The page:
Pakistan selected several groups of companies last week to build five new liquefied natural gas (LNG) import terminals in the country.
The groups include Tabeer Energy, a unit of Tokyo-based Mitsubishi Corp., oil major ExxonMobil Corp. and UK-based Energas; Trafigura Group and Pakistan GasPort; Royal Dutch Shell plc (the world’s largest buyer and seller of LNG) and Engro Corp; as well as Gunvor Group and Fatima.
Pakistan’s minister of power and petroleum Ayub Khan said the terminals could be operational within two or three years, but no details were given on whether or not the companies have reached final investment decisions. Liquefaction capacity of the proposed projects has also not been given. However, they “could triple the country’s current capacity and make a significant dent in the gas shortage,” Khan said.
Pakistan currently has two operational LNG import terminals with a combined total capacity of 1.2 Bcf/d. A third terminal is slated to become operational next year, adding another 600 MMcf/d of capacity. “Pakistan has sought bids for a 10-year LNG supply tender for the current terminals and the results will be announced in two to three weeks,” Khan said.
The cost of building the terminals and finding buyers for the gas will be up to the groups, and they will pay the Pakistani government a royalty based on gas volume, he said.
“The groups of companies are now required to submit technical and financial details to the government by Nov. 5, in addition to a $2 million concession fee,” Pakistan’s minister for maritime affairs Ali Zaidi said. The groups will pay an additional $8 million on the signing of implementation agreements.
“It’s a great opportunity for private investors to set up their own terminals, import their own gas and develop their own markets,’’ Zaidi said. “The groups of operators will also be required to pay a royalty of $1.90 per ton. Additionally, they will also be required to disclose if they’re being investigated by any government authority.”
Pakistan’s announcement comes amid a turbulent time for the country’s energy sector. In August, Pakistan’s anti-graft agency, the National Accountability Bureau (NAB), arrested former finance minister Miftah Ismail in Islamabad for alleged corruption in giving an LNG contract.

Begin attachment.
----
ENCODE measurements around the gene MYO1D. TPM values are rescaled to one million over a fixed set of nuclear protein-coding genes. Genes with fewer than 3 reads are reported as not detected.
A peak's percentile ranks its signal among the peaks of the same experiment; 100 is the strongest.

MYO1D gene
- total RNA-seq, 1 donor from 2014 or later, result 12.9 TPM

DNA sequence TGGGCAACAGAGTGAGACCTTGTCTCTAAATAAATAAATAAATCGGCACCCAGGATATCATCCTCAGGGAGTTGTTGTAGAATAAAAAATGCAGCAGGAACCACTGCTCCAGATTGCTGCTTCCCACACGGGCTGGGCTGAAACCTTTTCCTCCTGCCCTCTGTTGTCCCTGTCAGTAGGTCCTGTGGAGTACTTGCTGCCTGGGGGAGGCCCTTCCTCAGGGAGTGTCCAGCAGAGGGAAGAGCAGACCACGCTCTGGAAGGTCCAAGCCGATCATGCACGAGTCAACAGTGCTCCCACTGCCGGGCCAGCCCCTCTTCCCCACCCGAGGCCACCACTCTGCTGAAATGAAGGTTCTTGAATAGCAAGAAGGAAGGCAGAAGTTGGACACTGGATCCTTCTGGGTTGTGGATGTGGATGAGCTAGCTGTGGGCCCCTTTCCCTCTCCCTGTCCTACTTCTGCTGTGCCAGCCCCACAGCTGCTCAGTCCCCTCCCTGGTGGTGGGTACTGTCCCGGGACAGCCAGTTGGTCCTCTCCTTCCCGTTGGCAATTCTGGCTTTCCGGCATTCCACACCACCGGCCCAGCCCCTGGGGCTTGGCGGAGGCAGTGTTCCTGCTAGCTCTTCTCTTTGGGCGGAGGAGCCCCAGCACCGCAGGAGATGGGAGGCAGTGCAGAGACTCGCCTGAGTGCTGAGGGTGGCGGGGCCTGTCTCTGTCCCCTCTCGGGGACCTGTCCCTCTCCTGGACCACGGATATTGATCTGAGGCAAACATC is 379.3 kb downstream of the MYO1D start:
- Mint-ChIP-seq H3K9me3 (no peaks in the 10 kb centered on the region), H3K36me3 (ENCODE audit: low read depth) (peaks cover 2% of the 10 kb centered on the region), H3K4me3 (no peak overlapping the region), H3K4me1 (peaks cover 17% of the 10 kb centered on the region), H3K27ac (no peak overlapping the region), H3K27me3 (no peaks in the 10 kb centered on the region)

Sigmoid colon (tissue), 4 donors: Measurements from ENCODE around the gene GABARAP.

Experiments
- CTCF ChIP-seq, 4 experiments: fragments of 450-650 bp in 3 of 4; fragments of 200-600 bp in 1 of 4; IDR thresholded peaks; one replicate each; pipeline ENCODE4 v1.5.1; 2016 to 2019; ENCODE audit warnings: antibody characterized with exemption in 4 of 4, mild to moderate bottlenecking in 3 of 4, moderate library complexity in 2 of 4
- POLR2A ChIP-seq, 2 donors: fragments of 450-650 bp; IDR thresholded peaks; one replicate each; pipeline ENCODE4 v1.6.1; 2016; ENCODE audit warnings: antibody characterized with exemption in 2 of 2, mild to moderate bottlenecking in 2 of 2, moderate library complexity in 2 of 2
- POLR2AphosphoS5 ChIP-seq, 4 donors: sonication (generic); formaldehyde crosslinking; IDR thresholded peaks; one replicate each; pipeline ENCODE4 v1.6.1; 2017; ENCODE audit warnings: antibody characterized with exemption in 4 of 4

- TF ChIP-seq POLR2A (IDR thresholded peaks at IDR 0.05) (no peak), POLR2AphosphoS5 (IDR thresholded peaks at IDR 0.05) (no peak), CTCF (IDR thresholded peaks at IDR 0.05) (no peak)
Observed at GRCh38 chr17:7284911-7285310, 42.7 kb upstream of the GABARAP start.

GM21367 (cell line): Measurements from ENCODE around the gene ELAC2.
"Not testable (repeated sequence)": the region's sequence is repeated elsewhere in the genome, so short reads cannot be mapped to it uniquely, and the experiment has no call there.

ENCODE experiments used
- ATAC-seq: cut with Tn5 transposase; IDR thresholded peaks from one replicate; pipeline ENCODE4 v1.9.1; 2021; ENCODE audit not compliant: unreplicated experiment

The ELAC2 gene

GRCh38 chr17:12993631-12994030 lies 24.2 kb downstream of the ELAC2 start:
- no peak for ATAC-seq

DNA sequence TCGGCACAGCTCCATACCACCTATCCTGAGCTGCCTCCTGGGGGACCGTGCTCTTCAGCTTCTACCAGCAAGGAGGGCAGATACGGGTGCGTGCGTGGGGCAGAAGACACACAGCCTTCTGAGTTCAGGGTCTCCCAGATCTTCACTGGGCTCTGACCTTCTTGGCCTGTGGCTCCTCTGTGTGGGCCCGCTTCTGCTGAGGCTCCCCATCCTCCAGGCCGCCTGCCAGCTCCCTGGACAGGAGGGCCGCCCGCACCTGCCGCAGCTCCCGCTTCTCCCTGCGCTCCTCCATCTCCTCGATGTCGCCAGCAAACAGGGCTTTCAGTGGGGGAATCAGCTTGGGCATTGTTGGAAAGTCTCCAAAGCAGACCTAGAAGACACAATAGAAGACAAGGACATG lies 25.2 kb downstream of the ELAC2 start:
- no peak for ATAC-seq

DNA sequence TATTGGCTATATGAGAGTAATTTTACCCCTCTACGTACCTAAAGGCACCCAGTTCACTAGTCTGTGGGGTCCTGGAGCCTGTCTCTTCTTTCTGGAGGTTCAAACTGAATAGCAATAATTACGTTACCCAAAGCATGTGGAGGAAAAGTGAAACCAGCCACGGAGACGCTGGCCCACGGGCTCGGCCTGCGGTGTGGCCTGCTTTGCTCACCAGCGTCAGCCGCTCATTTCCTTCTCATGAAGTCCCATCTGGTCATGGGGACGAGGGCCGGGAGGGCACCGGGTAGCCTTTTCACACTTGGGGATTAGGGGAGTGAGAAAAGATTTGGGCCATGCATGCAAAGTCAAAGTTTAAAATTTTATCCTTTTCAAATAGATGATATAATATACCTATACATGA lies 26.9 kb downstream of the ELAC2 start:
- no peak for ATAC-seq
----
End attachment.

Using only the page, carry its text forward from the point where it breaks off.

Sheikh Imran ul Haque, the former head of state-owned fuel retailer Pakistan State Oil Ltd, was also arrested in the same case. Earlier this month, the NAB arrested a businessman, Iqbal Zaid Ahmed, in its ongoing LNG fraud case. The arrests are part of Pakistani Prime Minister Imran Khan’s crackdown on political and business leaders allegedly involved in corruption.
Referring to the ongoing LNG corruption case, Khan said the interest of five investment groups speaks for itself. “That is a ringing endorsement that [Pakistan’s] policies are clear and transparent,” he said. “It’s a competitive market.”
Pakistan must secure energy in order to reduce power blackouts and outages that have hindered economic growth, and LNG imports provide an appealing opportunity. As such, the country’s ambitions to procure LNG is encountering headwinds from not only the ongoing corruption scandal, but the government is facing a mounting debt problem and dwindling foreign reserves, all making it harder to pay for necessary imports.
Last week, the International Monetary Fund (IMF) approved a $6 billion financial bailout for Pakistan. The IMF said that large deficits in the country in the past, the high cost to buy a Pakistani rupee, and lack of reforms have undermined the growth of the cash-strapped economy. Pakistan has also been stepping up efforts to raise funds from several Arab nations as well as China.
Pakistan holds considerable natural gas reserves, around 105 Tcf, according to U.S. Energy Information Administration data. But companies in the country face significant challenges to develop these resources because of complex geography, environmental constraints and low natural gas prices in Pakistan, which have been subsidized by the government for years.
However, the government increased the cost of gas in the country by 200% this summer as the IMF was considering its loan package. The government said the gas price increase would help ease a deficit of over $1 billion at the state-owned natural gas suppliers Sui Northern and Sui Southern, both burning cash and subsidizing consumers and industries.
Another restraint for Pakistan’s gas development is that it still does not have the infrastructure in place to adequately connect supply with demand. In effect, the country needs to coordinate the timing of the investments for pipelines and future LNG regasification terminals with the growth of supplies.
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